We need to define what really is sleep deprivation. Epidemiological studies have shown (http://articles.cnn....sk?_s=PM:HEALTH) that people who sleep 6-7 hours a day live longer while people who sleep >9 or <5 hours a day have much higher mortality. Of course, we can't talk about cause and effect here. Optimal sleep duration is also probably very dependent on person - has there been any studies about connection with personal factors (personality, genes, biology, whatevers) and optimal sleep?

Quote from article: "There are a lot of reasons to get adequate sleep and mortality is only one outcome." said Rosenberg, "I would rather have five years of high quality life versus walking around like a zombie."

So, my question is: do people who sleep about 7 hours a day really have quality life, do they "walk around like a zombie" but still live longer? I know, that I don't feel ok if I sleep about 7 hours, my optimal sleep duration is about 8-9 hours, but I do feel terrible if I sleep more than 10 hours. Optimal sleep duration is also dependent on age, so 8-9 may be optimal for me now (age 22), disregarding study above, which has been done on adults.

Also, how to increase quality of sleep? I used to feel very refreshed in the morning when I'd been taking 5-HTP or magnesium (I don't take 5-HTP anymore and magnesium doesn't really affect my sleep anymore in such obvious manner).

Edited by hippocampus, 15 March 2013 - 12:36 PM.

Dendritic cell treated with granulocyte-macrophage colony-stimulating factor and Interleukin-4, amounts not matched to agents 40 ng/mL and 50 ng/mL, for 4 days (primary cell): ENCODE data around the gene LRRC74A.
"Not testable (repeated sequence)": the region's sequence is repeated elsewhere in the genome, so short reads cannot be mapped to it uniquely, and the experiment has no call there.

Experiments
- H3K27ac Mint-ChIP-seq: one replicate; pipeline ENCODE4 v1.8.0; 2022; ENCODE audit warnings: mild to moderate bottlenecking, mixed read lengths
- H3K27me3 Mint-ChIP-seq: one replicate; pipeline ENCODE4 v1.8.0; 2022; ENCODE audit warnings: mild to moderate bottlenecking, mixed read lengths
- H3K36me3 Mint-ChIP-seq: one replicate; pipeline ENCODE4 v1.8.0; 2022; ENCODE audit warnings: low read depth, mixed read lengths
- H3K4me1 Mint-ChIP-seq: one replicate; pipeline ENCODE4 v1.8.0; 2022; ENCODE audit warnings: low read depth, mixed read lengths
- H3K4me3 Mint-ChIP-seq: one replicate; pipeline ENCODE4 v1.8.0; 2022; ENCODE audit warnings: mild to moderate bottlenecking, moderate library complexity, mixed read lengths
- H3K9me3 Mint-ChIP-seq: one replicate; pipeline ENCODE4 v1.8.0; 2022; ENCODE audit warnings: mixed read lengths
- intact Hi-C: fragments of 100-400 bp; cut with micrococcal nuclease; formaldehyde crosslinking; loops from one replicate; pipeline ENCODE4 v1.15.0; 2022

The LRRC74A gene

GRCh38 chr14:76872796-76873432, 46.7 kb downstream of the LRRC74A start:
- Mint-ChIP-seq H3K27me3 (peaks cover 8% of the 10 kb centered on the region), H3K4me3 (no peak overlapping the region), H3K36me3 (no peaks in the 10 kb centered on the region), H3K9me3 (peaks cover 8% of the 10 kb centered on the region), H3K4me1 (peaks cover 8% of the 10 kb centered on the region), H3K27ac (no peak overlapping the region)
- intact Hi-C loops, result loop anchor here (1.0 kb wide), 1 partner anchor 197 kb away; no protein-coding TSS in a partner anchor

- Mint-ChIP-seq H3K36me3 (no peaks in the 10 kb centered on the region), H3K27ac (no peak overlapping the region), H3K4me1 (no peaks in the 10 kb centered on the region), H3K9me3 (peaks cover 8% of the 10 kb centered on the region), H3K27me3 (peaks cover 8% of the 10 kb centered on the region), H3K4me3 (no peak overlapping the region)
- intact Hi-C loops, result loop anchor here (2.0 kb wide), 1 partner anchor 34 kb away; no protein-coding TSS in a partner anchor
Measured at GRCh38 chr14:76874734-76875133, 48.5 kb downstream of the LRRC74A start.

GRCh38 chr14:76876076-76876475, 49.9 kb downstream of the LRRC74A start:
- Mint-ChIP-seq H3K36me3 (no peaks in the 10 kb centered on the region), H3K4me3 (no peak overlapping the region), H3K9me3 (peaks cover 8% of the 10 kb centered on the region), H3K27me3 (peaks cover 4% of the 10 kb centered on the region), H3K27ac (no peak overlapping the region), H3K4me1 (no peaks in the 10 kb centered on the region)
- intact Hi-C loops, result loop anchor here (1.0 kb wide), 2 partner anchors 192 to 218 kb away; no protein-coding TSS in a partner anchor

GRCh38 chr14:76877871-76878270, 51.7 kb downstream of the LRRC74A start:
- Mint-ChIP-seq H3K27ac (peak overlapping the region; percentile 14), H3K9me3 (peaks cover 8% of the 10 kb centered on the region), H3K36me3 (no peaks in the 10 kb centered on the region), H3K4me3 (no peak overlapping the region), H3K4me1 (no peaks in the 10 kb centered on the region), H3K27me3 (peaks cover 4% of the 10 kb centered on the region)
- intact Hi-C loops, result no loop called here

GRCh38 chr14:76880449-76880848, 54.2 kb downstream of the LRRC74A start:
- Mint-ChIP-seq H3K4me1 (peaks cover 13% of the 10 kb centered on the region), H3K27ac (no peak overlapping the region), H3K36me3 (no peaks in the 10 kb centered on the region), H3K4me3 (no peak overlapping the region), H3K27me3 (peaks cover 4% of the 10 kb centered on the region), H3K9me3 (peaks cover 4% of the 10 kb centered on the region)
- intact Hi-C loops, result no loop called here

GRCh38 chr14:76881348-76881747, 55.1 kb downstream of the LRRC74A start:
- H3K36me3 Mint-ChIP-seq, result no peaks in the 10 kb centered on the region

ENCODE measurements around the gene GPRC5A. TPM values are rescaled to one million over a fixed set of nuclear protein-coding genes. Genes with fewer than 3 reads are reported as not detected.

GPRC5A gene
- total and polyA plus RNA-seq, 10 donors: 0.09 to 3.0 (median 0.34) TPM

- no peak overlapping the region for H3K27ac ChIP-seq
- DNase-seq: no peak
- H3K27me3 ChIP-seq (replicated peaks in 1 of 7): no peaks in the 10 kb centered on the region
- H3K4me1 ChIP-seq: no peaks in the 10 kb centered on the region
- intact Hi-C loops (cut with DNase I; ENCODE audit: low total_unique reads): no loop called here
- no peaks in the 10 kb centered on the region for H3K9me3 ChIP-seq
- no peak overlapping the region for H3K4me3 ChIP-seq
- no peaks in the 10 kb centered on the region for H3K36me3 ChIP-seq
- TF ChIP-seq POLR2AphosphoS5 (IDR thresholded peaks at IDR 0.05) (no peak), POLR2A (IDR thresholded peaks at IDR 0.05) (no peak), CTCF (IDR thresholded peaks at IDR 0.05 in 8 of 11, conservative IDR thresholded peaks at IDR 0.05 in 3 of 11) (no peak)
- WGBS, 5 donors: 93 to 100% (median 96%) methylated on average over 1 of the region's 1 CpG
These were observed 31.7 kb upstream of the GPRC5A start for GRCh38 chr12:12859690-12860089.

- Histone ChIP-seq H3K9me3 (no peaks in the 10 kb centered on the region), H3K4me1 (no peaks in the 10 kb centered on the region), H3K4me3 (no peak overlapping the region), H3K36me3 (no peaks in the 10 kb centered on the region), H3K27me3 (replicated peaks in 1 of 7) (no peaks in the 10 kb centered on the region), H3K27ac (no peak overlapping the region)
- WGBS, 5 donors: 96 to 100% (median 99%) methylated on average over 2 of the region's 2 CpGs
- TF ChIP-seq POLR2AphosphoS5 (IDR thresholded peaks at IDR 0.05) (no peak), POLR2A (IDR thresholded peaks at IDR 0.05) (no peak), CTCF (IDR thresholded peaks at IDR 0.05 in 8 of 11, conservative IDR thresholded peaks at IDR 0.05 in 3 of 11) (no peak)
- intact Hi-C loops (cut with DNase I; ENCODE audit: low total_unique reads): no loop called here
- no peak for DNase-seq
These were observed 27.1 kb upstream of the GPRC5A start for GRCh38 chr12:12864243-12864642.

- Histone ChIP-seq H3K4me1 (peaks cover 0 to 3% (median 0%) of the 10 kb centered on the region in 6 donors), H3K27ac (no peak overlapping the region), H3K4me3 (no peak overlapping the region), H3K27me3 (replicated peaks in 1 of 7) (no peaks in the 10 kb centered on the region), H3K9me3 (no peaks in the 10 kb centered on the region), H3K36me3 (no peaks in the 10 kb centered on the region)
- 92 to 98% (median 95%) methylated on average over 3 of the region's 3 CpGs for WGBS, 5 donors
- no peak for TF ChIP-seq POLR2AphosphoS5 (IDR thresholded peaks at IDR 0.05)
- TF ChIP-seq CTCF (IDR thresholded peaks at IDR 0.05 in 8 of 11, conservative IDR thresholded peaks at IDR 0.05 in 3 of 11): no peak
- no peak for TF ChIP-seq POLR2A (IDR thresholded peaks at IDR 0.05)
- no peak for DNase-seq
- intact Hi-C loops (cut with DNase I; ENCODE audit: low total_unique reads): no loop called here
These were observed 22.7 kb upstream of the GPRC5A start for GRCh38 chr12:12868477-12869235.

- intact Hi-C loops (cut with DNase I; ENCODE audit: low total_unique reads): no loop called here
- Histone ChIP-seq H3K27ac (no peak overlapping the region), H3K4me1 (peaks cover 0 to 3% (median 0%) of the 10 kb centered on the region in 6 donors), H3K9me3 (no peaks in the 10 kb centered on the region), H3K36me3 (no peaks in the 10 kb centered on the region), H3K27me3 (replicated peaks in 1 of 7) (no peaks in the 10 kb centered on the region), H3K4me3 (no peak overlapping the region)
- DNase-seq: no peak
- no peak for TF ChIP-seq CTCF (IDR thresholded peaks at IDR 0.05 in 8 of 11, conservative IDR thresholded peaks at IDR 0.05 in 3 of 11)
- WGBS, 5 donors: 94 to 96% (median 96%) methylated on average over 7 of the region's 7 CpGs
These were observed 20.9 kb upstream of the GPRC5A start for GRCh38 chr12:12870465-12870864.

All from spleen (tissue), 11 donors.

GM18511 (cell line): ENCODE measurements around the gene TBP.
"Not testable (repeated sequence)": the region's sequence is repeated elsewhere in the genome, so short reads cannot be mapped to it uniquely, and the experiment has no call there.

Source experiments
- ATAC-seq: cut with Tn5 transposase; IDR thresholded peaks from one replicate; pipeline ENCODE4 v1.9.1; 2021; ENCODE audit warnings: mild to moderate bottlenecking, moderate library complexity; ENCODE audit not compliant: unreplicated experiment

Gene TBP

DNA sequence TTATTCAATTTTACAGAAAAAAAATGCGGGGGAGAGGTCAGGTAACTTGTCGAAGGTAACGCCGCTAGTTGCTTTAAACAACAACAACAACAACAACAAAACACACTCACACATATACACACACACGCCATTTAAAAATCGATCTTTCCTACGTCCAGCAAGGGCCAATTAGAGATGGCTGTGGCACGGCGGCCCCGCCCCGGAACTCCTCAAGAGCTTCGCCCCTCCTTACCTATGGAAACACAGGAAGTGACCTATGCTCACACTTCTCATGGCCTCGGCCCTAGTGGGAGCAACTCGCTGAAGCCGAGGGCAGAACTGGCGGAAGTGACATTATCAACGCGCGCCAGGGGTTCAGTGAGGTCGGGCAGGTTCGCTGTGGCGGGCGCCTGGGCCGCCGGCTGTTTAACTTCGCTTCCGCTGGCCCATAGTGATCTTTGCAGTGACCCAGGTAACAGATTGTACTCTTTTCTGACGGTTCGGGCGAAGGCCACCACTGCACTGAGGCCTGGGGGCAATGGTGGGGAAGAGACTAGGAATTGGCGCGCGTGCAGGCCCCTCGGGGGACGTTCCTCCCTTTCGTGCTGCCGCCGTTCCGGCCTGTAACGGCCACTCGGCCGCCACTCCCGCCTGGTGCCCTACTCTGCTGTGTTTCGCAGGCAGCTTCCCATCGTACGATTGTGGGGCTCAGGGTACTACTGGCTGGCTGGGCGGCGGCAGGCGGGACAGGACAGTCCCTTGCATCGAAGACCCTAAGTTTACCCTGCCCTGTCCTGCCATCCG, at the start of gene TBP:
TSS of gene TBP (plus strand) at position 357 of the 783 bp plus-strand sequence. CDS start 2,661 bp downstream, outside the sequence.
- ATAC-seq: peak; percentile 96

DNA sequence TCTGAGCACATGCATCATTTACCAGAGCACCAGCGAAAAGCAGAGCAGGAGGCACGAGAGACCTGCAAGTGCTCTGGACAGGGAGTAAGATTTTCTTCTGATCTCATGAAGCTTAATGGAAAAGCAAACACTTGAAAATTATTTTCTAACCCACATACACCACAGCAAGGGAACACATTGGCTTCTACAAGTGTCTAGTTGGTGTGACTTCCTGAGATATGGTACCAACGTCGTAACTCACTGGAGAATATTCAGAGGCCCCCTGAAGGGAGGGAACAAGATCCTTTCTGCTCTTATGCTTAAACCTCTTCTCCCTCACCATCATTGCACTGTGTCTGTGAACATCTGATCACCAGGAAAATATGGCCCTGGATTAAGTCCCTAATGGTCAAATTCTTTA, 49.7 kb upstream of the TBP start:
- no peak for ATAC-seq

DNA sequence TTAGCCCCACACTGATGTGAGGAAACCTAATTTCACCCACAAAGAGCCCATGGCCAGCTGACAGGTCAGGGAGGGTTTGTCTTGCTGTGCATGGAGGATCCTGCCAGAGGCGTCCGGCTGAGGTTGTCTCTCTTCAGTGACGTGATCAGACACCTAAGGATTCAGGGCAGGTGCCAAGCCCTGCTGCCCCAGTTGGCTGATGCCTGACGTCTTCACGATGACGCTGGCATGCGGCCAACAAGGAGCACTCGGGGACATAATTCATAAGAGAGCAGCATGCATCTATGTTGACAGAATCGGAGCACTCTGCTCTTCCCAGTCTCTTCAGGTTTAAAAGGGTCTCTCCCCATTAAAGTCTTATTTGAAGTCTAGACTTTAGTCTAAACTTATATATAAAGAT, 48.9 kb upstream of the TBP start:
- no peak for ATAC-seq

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#12 **DEACTIVATED**

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Posted 19 March 2013 - 04:46 PM

Hipoocampus,

On the subject of increasing quality sleep I've found that CBT for insomnia to be very helpful. Supplements are a short term solution, but I don't disagree with a little Serotonin based supplements or just straight Melatonin. Herbs aren't too bad either.

I believe better quality sleep can be achieved by not laying on your bed for any reason other than sleep and sex. Associating the bed with playing on FB or watching porn can could cause problems which could diminish sleep quality. Also sleeping in a cool, dark room is beneficial. Trying to leave all your worries at the bedroom door. If you can't sleep, simply get up out of bed and do something else because you could just not be ready for sleep, then come back 15-30 minutes later.

Personally I don't count how many hours of sleep I need or have gotten previous nights. Not that I don't think about it, I just don't take into consideration the time in which I should be asleep. I typically get about 6-8 hours of sleep and sometimes sleep 8-10 hours.

Edited by CrackaLackN, 19 March 2013 - 04:47 PM.

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#13 hippocampus

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Posted 19 March 2013 - 08:59 PM

I agree with you that CBT, meditation and relaxing techniques are good for sleep, but I find them useful just for falling asleep - but I don't feel any more refreshed in the morning if I'm relaxed when falling asleep. I forgot to mention that I also use blue light (which is used for light therapy for SAD) for waking up - and I feel more refreshed if I'm awaked by it - even if I sleep only 6 hours or less I feel better if light awakes me, but in this case it doesn't last very long, after 2 or 3 hours I'm like zombie again until late afternoon (when I'm usually awake no matter how long I have slept).